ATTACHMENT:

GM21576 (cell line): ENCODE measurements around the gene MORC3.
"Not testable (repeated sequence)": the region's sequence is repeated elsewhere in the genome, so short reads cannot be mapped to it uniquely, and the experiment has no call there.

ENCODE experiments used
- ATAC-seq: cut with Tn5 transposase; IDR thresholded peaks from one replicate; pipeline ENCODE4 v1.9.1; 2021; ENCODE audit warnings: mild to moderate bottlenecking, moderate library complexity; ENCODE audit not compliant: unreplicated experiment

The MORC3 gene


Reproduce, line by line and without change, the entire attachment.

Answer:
GM21576 (cell line): ENCODE measurements around the gene MORC3.
"Not testable (repeated sequence)": the region's sequence is repeated elsewhere in the genome, so short reads cannot be mapped to it uniquely, and the experiment has no call there.

ENCODE experiments used
- ATAC-seq: cut with Tn5 transposase; IDR thresholded peaks from one replicate; pipeline ENCODE4 v1.9.1; 2021; ENCODE audit warnings: mild to moderate bottlenecking, moderate library complexity; ENCODE audit not compliant: unreplicated experiment

The MORC3 gene